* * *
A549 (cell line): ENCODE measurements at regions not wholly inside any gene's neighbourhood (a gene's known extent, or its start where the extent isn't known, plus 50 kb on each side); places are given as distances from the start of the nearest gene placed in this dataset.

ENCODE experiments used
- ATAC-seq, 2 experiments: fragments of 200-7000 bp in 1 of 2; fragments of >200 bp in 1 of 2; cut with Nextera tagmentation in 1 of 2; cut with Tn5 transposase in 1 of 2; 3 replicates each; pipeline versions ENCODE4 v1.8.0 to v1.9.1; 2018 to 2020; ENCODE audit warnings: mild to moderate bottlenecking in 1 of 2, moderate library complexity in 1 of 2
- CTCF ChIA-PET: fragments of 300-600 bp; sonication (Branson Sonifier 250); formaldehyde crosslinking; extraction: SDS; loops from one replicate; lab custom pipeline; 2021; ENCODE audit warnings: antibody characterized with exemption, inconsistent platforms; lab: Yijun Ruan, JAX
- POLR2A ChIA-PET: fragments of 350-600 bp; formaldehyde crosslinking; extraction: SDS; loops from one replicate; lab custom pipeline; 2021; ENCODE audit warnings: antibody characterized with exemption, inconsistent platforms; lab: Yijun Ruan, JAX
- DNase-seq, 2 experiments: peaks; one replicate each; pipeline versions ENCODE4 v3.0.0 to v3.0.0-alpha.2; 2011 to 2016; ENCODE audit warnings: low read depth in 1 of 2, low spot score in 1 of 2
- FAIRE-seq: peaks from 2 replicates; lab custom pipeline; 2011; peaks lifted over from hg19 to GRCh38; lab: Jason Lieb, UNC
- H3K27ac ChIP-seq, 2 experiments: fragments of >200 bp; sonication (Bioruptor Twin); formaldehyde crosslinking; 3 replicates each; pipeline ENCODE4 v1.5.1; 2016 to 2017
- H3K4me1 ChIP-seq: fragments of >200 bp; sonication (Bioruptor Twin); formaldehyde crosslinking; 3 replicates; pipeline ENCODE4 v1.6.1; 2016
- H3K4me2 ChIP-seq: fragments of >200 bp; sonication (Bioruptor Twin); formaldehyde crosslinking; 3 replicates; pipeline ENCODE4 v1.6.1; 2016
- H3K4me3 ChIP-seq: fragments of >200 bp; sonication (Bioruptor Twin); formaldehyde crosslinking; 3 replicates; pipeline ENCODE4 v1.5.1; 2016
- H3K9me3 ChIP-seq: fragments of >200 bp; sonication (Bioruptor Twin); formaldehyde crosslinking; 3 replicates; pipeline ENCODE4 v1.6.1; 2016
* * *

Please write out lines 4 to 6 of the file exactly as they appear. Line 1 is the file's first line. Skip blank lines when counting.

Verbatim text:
- CTCF ChIA-PET: fragments of 300-600 bp; sonication (Branson Sonifier 250); formaldehyde crosslinking; extraction: SDS; loops from one replicate; lab custom pipeline; 2021; ENCODE audit warnings: antibody characterized with exemption, inconsistent platforms; lab: Yijun Ruan, JAX
- POLR2A ChIA-PET: fragments of 350-600 bp; formaldehyde crosslinking; extraction: SDS; loops from one replicate; lab custom pipeline; 2021; ENCODE audit warnings: antibody characterized with exemption, inconsistent platforms; lab: Yijun Ruan, JAX
- DNase-seq, 2 experiments: peaks; one replicate each; pipeline versions ENCODE4 v3.0.0 to v3.0.0-alpha.2; 2011 to 2016; ENCODE audit warnings: low read depth in 1 of 2, low spot score in 1 of 2